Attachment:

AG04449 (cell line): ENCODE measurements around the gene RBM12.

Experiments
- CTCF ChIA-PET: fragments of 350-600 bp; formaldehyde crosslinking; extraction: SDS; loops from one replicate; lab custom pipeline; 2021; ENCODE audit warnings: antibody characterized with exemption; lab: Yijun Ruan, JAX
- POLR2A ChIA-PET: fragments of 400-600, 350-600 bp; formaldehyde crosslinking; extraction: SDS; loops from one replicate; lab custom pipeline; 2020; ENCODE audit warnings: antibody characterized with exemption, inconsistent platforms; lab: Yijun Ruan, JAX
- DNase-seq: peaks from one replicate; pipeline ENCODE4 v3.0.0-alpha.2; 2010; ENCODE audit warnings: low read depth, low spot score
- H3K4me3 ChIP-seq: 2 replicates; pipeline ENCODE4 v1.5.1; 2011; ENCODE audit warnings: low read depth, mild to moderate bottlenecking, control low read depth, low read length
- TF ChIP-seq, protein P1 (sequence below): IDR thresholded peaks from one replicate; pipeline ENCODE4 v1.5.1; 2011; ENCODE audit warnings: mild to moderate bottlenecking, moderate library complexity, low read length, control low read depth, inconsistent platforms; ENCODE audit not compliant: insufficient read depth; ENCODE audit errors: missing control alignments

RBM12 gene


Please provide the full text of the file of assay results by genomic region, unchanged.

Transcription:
AG04449 (cell line): ENCODE measurements around the gene RBM12.

Experiments
- CTCF ChIA-PET: fragments of 350-600 bp; formaldehyde crosslinking; extraction: SDS; loops from one replicate; lab custom pipeline; 2021; ENCODE audit warnings: antibody characterized with exemption; lab: Yijun Ruan, JAX
- POLR2A ChIA-PET: fragments of 400-600, 350-600 bp; formaldehyde crosslinking; extraction: SDS; loops from one replicate; lab custom pipeline; 2020; ENCODE audit warnings: antibody characterized with exemption, inconsistent platforms; lab: Yijun Ruan, JAX
- DNase-seq: peaks from one replicate; pipeline ENCODE4 v3.0.0-alpha.2; 2010; ENCODE audit warnings: low read depth, low spot score
- H3K4me3 ChIP-seq: 2 replicates; pipeline ENCODE4 v1.5.1; 2011; ENCODE audit warnings: low read depth, mild to moderate bottlenecking, control low read depth, low read length
- TF ChIP-seq, protein P1 (sequence below): IDR thresholded peaks from one replicate; pipeline ENCODE4 v1.5.1; 2011; ENCODE audit warnings: mild to moderate bottlenecking, moderate library complexity, low read length, control low read depth, inconsistent platforms; ENCODE audit not compliant: insufficient read depth; ENCODE audit errors: missing control alignments

RBM12 gene